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they went through a period where they can considered a little boring. but the c.e.o. now came in as a designer and a marathon runner. he cares about performance, but he is also an art collector and he cares about the style of the shoes. you can go in and be trained and fitted for the exact right running shoe for you. they put a lot of money into innovating on the product side, and they opened up their r & d to other companies, when nike has invented less toxic rub bee. it is a little of an environmental theme here. >> tom: how about disclosures for these three, glenn? >> the street editors and reporters don't own any individual stocks. >> tom: do you wear nikes? >> i don't have any nikes in my closest. >> tom: you can read glenn's article, and you catch it a, and a link to it on our website as
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well. it is glenn hall, he is with >> susie: here's what we're watching for tomorrow: the federal reserve releases its beige book survey of regional economic conditions. weekly mortgage applications are due out as well. also, tech takeovers. our "street critique" guest expects buyouts to continue in the technology sector. he's mark watson, c.e.o. of keel asset management. we'll find out what stocks he's buying. boeing is making big changes in how it makes planes for the military. the aircraft maker is shrinking its military business from six units to four, and cutting 400 jobs in the process. boeing is facing growing pressure from the pentagon and other customers to cut costs. so far this year, boeing's military aircraft division brought almost $7 billion in revenue. >> tom: the man charged with figuring out why washington mutual collapsed says he needs more time to finish his work. wamu's collapse was the biggest bank failure in u.s. history. the court appointed examiner,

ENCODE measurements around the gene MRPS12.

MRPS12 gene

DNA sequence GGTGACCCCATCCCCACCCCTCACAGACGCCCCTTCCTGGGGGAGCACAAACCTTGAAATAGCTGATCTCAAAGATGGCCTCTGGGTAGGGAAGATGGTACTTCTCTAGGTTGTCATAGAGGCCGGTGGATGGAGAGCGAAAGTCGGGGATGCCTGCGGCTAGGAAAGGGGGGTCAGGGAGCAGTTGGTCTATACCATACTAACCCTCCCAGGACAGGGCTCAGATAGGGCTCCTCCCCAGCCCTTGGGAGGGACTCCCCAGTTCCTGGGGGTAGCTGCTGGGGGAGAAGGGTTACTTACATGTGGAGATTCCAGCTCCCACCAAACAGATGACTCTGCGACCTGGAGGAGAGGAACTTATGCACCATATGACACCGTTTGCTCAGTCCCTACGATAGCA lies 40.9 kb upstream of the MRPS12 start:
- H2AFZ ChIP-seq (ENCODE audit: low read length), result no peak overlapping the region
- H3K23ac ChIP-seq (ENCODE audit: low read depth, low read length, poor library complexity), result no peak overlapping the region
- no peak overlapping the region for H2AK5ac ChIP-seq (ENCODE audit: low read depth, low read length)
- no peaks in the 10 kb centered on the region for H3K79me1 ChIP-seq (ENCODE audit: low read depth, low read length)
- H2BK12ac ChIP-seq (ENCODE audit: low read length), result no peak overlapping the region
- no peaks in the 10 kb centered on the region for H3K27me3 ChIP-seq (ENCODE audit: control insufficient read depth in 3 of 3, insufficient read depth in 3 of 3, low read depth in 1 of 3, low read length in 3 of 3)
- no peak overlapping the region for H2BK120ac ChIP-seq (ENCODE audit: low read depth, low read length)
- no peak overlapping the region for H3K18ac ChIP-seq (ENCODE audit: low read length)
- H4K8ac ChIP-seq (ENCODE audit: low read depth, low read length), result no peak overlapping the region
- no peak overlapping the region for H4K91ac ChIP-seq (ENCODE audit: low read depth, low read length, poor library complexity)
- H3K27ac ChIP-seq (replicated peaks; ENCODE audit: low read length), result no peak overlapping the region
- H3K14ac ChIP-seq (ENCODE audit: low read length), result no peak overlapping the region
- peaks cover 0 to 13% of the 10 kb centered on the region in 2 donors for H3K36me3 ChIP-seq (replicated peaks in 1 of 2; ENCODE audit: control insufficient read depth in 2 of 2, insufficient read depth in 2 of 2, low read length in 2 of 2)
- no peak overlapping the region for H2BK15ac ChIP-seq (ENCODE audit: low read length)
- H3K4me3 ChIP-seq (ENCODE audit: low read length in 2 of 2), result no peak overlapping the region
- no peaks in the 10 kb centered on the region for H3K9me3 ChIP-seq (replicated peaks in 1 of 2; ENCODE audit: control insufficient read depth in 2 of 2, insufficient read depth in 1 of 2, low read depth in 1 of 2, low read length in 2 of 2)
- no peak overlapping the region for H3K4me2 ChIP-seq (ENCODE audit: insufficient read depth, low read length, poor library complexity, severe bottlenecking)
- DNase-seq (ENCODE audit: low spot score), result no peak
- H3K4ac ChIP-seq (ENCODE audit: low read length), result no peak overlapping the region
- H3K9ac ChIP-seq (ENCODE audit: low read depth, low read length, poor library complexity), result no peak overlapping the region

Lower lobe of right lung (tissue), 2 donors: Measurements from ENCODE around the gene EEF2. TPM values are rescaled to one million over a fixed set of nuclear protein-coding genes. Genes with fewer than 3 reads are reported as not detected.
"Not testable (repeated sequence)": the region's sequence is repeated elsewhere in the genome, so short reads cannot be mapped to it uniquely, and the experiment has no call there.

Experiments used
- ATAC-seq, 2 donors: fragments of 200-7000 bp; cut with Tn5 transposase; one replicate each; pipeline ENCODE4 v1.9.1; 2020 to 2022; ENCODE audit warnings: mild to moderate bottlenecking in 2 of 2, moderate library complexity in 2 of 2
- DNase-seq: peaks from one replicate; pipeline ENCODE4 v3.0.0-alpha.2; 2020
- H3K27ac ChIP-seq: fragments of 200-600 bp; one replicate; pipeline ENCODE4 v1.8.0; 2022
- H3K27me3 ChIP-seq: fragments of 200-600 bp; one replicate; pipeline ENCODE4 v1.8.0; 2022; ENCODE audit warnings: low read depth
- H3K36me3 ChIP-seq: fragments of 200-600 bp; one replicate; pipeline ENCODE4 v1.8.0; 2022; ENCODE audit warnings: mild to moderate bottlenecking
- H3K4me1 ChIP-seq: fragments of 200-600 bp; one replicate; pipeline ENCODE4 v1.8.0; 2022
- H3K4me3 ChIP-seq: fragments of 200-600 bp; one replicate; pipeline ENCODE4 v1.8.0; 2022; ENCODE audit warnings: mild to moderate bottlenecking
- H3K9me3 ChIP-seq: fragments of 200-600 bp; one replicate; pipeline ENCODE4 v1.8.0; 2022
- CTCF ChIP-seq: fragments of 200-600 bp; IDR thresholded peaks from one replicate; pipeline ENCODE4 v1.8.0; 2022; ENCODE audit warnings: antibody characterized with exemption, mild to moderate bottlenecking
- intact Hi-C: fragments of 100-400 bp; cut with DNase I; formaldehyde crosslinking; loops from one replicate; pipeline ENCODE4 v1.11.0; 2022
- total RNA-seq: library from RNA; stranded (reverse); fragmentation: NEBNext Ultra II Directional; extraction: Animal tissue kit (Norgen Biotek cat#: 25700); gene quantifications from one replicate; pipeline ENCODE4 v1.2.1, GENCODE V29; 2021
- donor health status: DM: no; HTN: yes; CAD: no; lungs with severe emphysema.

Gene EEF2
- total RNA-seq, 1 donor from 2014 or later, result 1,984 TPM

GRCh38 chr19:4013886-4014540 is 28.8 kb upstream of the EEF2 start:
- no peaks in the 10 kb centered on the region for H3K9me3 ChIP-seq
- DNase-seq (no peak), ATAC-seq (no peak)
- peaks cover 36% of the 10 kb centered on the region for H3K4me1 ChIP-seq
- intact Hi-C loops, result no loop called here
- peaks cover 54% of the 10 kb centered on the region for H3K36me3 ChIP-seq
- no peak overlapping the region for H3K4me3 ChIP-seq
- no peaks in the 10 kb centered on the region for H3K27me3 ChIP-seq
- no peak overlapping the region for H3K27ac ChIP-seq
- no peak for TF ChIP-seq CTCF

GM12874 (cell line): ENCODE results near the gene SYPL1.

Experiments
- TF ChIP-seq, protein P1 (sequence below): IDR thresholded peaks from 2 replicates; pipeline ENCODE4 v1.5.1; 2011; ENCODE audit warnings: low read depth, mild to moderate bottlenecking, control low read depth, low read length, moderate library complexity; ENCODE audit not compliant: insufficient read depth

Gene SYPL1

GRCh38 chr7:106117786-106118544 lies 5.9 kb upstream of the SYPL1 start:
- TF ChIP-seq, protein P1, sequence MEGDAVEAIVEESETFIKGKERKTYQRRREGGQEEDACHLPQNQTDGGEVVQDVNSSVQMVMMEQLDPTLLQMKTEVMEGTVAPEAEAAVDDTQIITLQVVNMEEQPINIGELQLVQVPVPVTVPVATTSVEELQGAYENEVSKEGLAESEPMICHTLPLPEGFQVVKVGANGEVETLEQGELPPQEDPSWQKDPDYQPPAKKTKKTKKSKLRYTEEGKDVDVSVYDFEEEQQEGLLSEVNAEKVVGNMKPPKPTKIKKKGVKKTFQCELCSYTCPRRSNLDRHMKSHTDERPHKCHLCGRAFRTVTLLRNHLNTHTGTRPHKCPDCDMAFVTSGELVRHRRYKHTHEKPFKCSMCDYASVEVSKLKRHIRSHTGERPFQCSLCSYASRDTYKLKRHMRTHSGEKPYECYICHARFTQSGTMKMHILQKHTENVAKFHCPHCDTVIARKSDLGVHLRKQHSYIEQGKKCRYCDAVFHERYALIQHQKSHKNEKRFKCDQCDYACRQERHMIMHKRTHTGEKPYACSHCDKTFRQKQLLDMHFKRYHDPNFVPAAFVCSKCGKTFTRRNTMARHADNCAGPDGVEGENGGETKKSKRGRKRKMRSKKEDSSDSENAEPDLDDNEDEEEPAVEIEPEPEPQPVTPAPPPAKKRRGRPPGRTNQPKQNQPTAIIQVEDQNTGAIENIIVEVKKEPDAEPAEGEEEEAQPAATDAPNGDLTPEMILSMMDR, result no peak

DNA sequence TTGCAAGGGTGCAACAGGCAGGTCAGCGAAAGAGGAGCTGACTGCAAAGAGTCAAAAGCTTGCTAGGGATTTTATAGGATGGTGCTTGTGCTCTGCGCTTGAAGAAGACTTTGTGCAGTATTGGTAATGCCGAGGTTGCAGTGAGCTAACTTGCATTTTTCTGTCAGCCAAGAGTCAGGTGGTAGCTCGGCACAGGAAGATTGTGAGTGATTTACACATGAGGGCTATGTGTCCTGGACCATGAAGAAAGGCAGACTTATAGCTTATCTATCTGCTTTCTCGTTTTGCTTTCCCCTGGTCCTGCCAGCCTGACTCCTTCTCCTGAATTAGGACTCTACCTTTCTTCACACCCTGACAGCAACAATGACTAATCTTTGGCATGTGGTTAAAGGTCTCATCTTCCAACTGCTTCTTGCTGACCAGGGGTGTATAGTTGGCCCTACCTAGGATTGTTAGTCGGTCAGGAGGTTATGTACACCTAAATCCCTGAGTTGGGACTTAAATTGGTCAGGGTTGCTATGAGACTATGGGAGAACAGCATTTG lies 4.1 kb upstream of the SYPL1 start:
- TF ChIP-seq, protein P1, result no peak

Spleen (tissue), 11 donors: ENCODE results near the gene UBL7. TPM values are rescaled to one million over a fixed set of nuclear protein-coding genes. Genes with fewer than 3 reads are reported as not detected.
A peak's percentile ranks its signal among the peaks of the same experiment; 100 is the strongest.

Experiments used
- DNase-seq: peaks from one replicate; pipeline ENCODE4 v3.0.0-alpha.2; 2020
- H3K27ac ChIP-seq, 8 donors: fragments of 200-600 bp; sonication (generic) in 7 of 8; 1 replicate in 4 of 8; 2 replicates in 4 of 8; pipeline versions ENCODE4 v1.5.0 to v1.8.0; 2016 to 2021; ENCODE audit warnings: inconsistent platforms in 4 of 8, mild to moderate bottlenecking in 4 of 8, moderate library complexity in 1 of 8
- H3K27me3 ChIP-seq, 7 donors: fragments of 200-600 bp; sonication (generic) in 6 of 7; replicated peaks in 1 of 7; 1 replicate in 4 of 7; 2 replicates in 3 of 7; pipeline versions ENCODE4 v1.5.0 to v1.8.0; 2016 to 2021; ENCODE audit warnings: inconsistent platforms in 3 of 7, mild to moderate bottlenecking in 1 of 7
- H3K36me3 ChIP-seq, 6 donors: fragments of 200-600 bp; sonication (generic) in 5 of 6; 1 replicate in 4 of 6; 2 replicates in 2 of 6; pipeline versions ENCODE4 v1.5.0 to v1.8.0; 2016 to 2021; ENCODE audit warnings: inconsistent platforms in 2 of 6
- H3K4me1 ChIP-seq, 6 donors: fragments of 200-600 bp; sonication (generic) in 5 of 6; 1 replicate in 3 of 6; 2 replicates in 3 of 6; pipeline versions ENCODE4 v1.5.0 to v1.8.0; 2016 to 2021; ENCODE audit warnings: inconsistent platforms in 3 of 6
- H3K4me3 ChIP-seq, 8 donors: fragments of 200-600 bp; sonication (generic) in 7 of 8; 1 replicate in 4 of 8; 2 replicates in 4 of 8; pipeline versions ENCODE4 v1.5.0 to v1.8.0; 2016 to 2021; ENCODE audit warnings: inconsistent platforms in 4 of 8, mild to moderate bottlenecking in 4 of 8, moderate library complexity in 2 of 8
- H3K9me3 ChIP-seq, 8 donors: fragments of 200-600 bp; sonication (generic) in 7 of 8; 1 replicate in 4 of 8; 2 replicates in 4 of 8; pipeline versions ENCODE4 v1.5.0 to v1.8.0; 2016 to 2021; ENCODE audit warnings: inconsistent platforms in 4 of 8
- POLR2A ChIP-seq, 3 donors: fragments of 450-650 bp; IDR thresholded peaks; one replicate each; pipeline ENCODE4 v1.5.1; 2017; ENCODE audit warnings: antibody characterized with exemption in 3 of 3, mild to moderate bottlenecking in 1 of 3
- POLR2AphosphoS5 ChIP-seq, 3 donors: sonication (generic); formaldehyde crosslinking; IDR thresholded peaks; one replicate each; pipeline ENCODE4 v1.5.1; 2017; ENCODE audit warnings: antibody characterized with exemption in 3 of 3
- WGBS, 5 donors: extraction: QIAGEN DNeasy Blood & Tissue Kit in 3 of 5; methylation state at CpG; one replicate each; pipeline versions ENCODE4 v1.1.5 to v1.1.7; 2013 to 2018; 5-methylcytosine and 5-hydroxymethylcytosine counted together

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joshua hochberg, faced an october 8 deadline to wrap up his probe. he now wants that deadline moved to november 1. hochberg must decide what assets and legal claims wamu shareholders could have in the wake of the bank's failure two years ago. euqutuuuu b@
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>> susie: longer days for less pay. that's what many americans are facing at work these days. tonight's commentator has some thoughts about the current state of the u.s. workforce. he's daniel gross, senior editor at "newsweek." >> the long labor day weekend, a respite we enjoy thanks to the rise of labor activism in the 1880s, is a good time to reflect on the state of working america. the flow of data in recent weeks suggests that management continues to enjoy the upper hand over labor, a dynamic that may be hindering the recovery. despite sluggish top line growth, corporate america is doing just fine. corporate profits in the second quarter checked in at a record $1.64 trillion annual rate, up 39% from the second quarter of 2009. the same can't be said of employees. by now, the decline of organized labor is a twice-told tale. only about 12% of u.s. workers are represented by unions.
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but the rest of us-- call it "disorganized labor"-- aren't doing so hot, either. last friday's bureau of labor statistics report showed a 9.6% unemployment rate, and millions of people underemployed. it also found that, in the past year, as corporate profits have rebounded, average hourly earnings rose a measly 1.7%. and a report released by the kaiser family foundation last thursday found that, in 2009, employees absorbed all the higher costs of health insurance premiums, while employers didn't boost their contributions at all. to a large degree, higher corporate profits are coming at the expense of workers. nearly a century ago, henry ford introduced the five-dollar day. the theory was that companies should pay workers enough to afford to buy their products. that's a history lesson today's c.e.o.s would do well to heed. i'm daniel gross. >> tom: a lot more anxiety for many american households. >> susan: we can all relate to that, can't we,
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tom. >> tom: that's "nightly business report" for tuesday, september 7. i'm tom hudson. good night, everyone, and good night to you, too, susie. >> susie: good night, tom. i'm susie gharib. good night, everyone. we hope to see all of you again tomorrow night. "nightly business report" is made possible by:
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this program was made possible by contributions to your pbs station from viewers like you. thank you. captioning sponsored by wpbt captioned by media access group at wgbh >> more information about investing is available in: to order this dvd, call 1-800- play-pbs or visit online at >> be more. pbs.